Malcolm Pein On…
Awful news from Moscow of the death of GM Yury Dokhoian at the age of 56 due to COVID. Dokhoian was qualified several times for the USSR Championships and won many international tournaments, including shared first at the Wijk aan Zee B Group in 1989. Dokhoian ended his tournament career in 1995 and worked as Garry Kasparov’s analyst and trainer until Kasparov retired in 2005.
Subsequently, Dokhoian was trainer of the Russian women’s team and open team. He trained world title contender Sergey Karjakin and the prodigy Andrey Esipenko.
L. Oll – Y. Dokhoian
USSR 1st League, Sverdlovsk 1987
1.e4 e6 2.d4 d5 3.Nc3 Bb4 4.e5 c5 5.a3 Bxc3+ 6.bxc3 Ne7 7.Qg4 0–0 8.Nf3 Qa5 9.Bd2 c4 10.h4 f5 11.Qg5 Nbc6 12.h5 Qa4 13.Kd1 b5 14.Rh3 (14.h6 g6 15.Kc1 was better.) 14…a5! (An audacious counter, Black realises his kingside can withstand whatever threats White can generate.) 15.Rg3 Rf7 16.Qh4 f4 17.Rg4 Nf5 18.Qh3 b4 19.Rxf4 b3 20.g4 Rb8! 21.gxf5 bxc2+ 22.Ke2 Rb1 23.fxe6 Rxf4 24.Bxf4 c1Q 25.Bxc1 Black to play and win:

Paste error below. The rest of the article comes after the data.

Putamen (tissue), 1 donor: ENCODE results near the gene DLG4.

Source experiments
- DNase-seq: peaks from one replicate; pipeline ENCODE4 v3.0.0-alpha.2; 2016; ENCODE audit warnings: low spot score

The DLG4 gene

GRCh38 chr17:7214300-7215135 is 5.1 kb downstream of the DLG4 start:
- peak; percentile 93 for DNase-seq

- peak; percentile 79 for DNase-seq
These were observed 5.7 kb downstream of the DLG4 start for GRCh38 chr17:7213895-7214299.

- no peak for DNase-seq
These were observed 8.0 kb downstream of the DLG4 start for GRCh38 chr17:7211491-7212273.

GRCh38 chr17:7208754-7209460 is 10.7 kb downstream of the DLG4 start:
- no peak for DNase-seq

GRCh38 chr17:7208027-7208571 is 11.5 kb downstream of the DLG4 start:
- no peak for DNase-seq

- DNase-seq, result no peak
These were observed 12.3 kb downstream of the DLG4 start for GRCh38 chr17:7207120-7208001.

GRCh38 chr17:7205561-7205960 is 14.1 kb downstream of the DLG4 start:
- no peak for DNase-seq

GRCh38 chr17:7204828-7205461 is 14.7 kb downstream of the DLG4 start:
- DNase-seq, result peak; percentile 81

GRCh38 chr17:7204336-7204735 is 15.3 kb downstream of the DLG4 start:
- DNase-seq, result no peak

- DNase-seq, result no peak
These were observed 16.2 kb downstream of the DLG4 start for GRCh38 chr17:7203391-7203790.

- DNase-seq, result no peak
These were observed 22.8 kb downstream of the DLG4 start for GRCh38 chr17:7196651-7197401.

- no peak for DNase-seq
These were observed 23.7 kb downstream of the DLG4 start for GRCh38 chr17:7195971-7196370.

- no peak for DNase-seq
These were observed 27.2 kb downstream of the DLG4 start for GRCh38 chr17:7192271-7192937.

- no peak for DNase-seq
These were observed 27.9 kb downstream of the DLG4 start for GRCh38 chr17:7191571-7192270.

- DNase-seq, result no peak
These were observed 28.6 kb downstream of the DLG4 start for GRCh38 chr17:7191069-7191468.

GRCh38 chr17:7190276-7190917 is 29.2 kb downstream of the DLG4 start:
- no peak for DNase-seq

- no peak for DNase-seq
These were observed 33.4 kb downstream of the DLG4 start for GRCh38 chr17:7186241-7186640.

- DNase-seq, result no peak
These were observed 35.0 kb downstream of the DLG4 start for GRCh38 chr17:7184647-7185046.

Test Your Strength
L. Oll – Y. Dokhoian
Black to move and win
Dokhoian won the Muenster Open and en route, as was quite common in the 1990s, he had to play a computer. Saitek’s chess computers included a range named after Kasparov! So in a sense, Dokhoian was playing against his boss. In the 1990s, silicon players were rudimentary compared with the monsters that are too strong for all humans nowadays.
Y. Dokhoian – Saitek Sparc
Muenster Open 1993
1.d4 d5 2.c4 e6 3.Nc3 c6 4.e3 Nf6 5.Nf3 Nbd7 6.Bd3 Bb4 7.0–0 0–0 8.a3 Ba5 9.Qc2 Bc7 10.Bd2 dxc4 11.Bxc4 e5 12.Ba2 h6 13.Rad1 b6? (13…Re8) 14.Rc1 (14.Bc1!? Qe7 15.Nh4! Kh8 16.Nf5) 14…exd4 15.exd4 Bb7 16.Qf5 (One was always reticent to sacrifice against computers in those days, however 16.Bxh6 gxh6 17.Qg6+ Kh8 18.Qxh6+ Nh7 19.Bb1 f5 20.Nh4 was pretty good.) 16…Qc8? (16…Re8 preparing Nd7-f8 was essential) 17.Rfe1 Nb8
18.Qg6! Nd5 19.Qh5 Nf6 20.Qh4 Nbd7 21.Bxh6 gxh6 22.Qxh6 Ba6 23.Re4 Nxe4 24.Nxe4 1–0
Here’s The Solution
Highlight the white space below by selecting it:
25…Qc2+ 0–1 In view of 26.Bd2 Qd3#; Or 26.Nd2 Rxa1, 26.Ke3 Qxc1+.
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